There are usually three options when it comes to financing a property. Cash, new Mortgages and re mortgaging an existing property are options for financing. Although cash is the easiest option, it is not always affordable. Mortgages for the property can be arranged by a Greek or UK lender. Giving up equity in a UK/Irish property can help purchase the Greek property in cash and thus make it an easy option. Greece has the highest interest rates as compared to its European neighbors. Lending is conservative and applicants have to furnish proof of income and rental projections are usually not considered.

Taxes in Greece

It is recommended that buyers get some taxation advice as Greek regulations are complex. Non residents may also fall into the bracket of income, wealth, inheritance and gift taxes. Since the UK/Ireland has a double taxation treaty with Greece you can be assured to escape paying tax in both countries. Acquiring a fiscal number, called the AFM is necessary to involve in any financial exchanges like property transactions, buying a vehicle or working in Greece. Holders of AFM have to file yearly tax returns irrespective of income.

Property Taxation Guidelines

To reduce speculation the Greek agencies have implemented Capital Gains tax which applies to property bought after 1st January 2006. The motive being to impose penalty on those looking for quick profit by levying it in inverse to the length of time the property is owned. The other tax for property holders is the wealth tax which is between 0.3 and 0.8 percent of the property value. Wealth tax is only levied on properties with valuation more than Euro 243,600.Apart from wealth and capital gains the others are local taxes. They take the form of direct and indirect taxes charged between .25 to .35 percent of the propertys official valuation.

Greek Economy

Greece trades chiefly with EU nations like Germany, Italy, France and also the USA in tourism, shipping, food, tobacco, textiles, mining and petroleum products. The sector growing rapidly is the service sector. Greek GDP annual growth was touching 4 percent during 2003-2005 periods which is above the European Union average and it has been performing uniformly. The introduction of reforms and funding from European Union are the top reasons for this consistent growth. The government has been working towards strengthening the labor and pension mechanism to arrest the growing unemployment, inflation and national debt.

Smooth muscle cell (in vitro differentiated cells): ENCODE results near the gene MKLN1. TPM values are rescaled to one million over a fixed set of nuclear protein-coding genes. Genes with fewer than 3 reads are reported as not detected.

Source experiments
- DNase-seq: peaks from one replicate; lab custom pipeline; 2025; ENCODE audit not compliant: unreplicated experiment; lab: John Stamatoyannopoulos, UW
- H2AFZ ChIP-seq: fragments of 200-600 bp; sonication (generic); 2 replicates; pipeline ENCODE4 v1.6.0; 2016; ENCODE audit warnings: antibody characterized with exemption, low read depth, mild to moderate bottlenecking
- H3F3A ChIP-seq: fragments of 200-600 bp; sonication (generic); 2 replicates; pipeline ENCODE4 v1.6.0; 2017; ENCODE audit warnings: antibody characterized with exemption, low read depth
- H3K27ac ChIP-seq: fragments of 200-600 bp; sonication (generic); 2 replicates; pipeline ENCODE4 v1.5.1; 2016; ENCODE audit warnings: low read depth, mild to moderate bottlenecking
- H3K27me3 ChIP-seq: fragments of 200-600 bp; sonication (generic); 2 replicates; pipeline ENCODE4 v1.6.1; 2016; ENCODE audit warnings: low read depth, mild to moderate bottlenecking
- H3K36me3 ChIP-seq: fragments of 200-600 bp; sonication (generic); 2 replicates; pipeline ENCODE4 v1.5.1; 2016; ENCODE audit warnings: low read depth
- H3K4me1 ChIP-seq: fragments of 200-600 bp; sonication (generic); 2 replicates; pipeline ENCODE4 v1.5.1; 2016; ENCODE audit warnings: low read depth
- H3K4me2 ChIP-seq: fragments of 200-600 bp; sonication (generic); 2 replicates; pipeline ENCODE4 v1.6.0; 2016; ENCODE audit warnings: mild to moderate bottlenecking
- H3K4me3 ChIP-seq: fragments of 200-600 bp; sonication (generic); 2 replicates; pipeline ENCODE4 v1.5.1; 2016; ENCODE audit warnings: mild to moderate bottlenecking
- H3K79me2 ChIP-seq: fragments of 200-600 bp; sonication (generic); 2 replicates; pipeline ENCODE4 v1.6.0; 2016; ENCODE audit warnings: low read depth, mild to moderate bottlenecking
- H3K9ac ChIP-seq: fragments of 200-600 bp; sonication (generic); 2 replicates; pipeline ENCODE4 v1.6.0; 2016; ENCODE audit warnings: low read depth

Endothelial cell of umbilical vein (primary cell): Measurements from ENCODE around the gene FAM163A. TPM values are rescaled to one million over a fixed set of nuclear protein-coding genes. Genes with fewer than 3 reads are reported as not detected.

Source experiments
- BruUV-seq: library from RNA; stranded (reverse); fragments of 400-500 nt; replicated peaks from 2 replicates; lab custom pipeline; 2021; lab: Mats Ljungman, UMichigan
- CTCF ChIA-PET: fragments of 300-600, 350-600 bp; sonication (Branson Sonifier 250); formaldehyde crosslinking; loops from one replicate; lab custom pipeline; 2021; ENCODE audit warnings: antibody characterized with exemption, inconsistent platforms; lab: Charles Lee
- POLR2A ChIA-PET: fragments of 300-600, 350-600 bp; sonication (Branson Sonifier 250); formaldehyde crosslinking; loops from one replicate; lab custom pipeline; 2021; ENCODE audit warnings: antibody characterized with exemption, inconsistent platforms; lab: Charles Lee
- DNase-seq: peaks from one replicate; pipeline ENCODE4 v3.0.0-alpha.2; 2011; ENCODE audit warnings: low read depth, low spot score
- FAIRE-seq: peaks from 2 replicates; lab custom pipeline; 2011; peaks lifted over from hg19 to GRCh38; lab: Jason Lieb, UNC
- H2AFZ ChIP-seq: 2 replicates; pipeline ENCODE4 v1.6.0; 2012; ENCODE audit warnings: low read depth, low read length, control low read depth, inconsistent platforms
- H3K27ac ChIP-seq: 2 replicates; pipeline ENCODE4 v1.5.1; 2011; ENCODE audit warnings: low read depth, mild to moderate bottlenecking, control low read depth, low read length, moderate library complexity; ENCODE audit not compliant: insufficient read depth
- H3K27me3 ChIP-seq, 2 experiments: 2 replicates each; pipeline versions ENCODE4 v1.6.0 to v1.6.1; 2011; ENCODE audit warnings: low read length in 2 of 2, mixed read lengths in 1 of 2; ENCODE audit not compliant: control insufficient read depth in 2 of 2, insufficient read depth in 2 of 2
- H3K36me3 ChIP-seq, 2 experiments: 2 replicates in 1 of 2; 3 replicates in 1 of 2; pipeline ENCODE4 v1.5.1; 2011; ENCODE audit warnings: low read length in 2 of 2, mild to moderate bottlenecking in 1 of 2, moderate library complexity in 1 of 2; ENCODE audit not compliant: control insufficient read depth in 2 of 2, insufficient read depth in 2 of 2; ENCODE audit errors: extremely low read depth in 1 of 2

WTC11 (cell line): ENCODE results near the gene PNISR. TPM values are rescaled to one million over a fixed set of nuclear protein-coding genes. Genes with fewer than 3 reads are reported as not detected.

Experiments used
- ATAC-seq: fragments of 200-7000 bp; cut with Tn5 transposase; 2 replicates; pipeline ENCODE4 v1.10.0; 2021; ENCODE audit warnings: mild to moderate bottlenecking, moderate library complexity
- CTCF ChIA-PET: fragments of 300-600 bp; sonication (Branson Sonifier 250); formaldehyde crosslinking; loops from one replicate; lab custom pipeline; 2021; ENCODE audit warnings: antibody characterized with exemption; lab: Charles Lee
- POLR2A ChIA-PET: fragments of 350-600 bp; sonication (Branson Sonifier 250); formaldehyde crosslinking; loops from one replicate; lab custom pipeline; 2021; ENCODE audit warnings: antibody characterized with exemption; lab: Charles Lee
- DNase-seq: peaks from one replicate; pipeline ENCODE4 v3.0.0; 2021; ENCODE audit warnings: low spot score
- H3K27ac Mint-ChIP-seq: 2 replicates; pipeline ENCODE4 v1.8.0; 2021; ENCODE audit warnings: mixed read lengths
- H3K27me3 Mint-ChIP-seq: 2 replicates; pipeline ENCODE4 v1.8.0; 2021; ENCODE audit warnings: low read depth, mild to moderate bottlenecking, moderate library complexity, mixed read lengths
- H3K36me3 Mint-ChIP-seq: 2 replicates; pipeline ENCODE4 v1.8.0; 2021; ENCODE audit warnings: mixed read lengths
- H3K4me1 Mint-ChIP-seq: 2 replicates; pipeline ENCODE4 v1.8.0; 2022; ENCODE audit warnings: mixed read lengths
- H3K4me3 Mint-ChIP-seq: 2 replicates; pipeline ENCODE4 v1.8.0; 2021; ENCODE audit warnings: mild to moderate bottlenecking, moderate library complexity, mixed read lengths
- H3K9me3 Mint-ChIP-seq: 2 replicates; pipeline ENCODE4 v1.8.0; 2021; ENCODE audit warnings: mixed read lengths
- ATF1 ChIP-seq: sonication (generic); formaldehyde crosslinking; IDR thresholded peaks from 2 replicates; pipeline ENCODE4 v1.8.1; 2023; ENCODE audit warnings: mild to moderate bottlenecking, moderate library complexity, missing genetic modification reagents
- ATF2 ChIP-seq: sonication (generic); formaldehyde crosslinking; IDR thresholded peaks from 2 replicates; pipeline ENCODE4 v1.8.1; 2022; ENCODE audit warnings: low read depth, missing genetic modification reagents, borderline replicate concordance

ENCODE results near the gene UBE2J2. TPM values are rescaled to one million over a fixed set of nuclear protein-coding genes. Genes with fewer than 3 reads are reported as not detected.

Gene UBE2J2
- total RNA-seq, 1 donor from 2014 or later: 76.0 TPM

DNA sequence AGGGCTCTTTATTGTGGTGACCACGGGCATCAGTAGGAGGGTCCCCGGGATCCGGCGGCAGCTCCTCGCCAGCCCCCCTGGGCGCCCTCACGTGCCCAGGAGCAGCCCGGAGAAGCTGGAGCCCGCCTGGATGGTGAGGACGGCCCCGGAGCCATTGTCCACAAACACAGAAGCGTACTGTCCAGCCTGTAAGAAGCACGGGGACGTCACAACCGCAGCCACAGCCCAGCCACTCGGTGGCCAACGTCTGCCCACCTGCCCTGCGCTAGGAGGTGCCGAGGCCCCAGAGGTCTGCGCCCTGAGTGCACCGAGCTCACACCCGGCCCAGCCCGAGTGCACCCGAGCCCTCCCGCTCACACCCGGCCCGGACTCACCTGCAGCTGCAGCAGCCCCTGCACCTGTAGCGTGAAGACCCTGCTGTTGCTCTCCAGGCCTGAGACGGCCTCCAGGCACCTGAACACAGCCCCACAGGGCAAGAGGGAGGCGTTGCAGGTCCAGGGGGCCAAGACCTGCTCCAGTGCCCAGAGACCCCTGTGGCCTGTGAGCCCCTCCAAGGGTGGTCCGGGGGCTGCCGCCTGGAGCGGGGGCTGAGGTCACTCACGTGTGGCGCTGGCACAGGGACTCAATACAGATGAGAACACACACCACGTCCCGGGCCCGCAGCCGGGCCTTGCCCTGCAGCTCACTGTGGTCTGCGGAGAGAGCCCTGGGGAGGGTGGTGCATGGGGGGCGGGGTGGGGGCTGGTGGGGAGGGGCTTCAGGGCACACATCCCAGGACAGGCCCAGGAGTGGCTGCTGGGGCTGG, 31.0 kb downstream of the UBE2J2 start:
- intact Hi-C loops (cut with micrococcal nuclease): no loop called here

Communications within Greece

Fixed and Mobile Telephone

The telephone market was controlled solely by the state through the Organismos Tilepikoinonion Ellados (OTE) until the markets opened up in 2002. Over the years OTE has lost market share but still controls a major chunk of the market. Though other players are coming in OTE still has a major in basic infrastructure like phone lines. Mobile phone use is substantial and pay-as-you-use cards are available at common stores but a contract phone card is only available by producing a Fiscal Number. Payphones are available in plenty.

Internet Usage

With the introduction of ADSL and Broadband, which are faster internet connections, internet use is quite popular. Larger towns and urban areas have access to high speed whereas dial-up and ISDN are readily available.


Letters, which are posted in mainland Greece, may take three days to a week to reach other European countries. The islands take longer or lesser based on their connectivity.

Investing into a property in a different country is a big decision and would require adequate research and many visits. Planning a budget and working by is advisable. It is smart to keep exit options available by studying the sellers market as property prices and situations dont remain constant. Professional opinion from a local lawyer or property consultant would be the best way to approach it. Factors like property valuation, rentals and growth potential are areas of expertise and it is best to hire the services of a proven consultant . A good understanding of the regulations for each country is also crucial before signing any purchase agreement. Be extra careful if it is a partnership or long term deal.

Leo Fogarty is Managing Director of overseas property portals and . He is also a regular author on greece property, most notably for Property Gallery Magazine in Ireland and is the founder of real estate article directory,